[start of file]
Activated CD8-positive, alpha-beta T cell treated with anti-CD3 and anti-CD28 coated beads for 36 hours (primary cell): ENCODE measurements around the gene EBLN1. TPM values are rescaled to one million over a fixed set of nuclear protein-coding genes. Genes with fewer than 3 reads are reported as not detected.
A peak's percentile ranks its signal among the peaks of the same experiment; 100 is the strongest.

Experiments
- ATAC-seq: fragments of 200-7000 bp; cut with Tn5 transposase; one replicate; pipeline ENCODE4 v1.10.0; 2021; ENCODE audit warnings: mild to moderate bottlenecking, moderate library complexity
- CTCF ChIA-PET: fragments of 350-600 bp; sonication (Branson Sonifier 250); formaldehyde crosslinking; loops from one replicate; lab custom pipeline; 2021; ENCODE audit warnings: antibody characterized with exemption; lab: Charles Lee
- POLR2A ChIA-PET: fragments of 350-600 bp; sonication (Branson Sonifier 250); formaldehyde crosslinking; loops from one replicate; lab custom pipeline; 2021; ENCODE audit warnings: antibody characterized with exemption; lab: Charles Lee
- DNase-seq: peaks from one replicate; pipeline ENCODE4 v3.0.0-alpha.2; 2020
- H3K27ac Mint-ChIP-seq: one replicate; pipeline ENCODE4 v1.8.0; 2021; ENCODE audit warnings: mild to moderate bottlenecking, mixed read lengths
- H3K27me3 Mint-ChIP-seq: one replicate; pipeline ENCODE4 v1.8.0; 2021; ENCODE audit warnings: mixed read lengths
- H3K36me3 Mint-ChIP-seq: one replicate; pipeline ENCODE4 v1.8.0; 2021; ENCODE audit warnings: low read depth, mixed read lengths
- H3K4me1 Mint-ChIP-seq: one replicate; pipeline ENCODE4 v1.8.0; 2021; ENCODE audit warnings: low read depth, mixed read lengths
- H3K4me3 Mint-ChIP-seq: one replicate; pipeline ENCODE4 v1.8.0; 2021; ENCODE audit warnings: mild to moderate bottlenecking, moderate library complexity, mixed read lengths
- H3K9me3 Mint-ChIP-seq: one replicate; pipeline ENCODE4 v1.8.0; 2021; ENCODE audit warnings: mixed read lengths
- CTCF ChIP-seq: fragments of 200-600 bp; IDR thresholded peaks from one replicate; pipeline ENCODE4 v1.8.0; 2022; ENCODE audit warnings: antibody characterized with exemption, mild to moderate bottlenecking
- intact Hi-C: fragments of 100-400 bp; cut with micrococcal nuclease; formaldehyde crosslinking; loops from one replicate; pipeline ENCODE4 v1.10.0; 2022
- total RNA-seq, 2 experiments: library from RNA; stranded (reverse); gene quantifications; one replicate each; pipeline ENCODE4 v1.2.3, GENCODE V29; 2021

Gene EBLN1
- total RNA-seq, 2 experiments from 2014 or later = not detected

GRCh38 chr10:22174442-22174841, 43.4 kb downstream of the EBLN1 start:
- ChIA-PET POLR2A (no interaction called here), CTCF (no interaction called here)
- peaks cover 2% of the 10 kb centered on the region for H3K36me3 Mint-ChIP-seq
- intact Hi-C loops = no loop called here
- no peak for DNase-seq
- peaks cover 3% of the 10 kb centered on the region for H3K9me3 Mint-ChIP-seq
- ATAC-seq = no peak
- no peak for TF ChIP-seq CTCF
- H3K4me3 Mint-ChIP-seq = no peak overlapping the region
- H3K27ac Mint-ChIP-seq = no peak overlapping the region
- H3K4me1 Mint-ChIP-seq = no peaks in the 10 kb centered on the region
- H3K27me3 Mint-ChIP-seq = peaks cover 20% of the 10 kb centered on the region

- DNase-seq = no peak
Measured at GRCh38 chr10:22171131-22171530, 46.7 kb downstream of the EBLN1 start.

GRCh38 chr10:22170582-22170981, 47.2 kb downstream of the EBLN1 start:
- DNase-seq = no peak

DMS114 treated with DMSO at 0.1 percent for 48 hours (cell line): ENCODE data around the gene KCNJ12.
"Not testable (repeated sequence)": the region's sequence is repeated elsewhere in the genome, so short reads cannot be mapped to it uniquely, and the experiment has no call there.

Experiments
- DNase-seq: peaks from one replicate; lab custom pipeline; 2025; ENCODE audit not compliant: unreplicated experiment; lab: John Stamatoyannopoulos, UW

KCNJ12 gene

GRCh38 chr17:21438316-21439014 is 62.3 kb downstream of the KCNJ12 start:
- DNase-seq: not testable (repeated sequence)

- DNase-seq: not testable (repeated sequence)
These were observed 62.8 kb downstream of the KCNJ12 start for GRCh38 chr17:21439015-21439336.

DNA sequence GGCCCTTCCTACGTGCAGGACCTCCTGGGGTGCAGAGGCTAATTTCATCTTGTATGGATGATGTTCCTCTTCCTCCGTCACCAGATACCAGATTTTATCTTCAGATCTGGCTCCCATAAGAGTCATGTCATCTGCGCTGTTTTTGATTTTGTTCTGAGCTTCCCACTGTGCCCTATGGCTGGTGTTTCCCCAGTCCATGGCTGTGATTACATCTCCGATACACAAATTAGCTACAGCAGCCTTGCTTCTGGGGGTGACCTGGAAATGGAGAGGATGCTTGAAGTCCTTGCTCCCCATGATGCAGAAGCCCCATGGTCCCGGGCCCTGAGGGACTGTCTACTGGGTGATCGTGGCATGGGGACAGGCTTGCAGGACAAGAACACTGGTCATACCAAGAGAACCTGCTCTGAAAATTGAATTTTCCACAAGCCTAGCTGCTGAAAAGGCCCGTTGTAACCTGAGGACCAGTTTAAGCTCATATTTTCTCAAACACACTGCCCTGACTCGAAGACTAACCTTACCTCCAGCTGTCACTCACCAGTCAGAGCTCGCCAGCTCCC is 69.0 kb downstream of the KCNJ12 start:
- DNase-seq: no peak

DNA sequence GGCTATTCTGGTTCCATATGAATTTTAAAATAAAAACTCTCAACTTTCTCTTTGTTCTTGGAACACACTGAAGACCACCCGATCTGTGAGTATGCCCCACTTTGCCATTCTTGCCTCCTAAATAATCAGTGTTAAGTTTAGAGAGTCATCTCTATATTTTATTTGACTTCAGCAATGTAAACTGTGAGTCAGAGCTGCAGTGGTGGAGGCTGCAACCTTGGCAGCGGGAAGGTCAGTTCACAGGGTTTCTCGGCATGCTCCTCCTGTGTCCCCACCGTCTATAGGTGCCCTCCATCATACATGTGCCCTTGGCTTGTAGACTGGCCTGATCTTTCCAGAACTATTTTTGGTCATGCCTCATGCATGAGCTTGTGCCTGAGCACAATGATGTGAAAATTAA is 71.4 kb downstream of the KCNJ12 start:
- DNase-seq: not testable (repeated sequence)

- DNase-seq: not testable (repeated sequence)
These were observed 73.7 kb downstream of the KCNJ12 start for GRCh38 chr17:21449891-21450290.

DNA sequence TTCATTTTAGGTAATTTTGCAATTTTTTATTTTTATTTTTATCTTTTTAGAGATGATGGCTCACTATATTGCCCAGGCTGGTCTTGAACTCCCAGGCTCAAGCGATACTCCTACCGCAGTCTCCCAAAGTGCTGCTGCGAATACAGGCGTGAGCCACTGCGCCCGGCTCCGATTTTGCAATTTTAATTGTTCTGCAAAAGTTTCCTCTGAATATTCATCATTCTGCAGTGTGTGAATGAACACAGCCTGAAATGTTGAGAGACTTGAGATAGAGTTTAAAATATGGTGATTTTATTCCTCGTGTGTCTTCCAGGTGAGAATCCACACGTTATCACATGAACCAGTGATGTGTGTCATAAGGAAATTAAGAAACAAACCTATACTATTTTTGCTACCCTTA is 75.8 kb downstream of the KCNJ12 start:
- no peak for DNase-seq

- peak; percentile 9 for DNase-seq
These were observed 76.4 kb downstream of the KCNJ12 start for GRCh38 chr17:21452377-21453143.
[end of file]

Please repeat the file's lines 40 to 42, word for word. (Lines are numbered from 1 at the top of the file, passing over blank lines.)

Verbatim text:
GRCh38 chr17:21438316-21439014 is 62.3 kb downstream of the KCNJ12 start:
- DNase-seq: not testable (repeated sequence)

- DNase-seq: not testable (repeated sequence)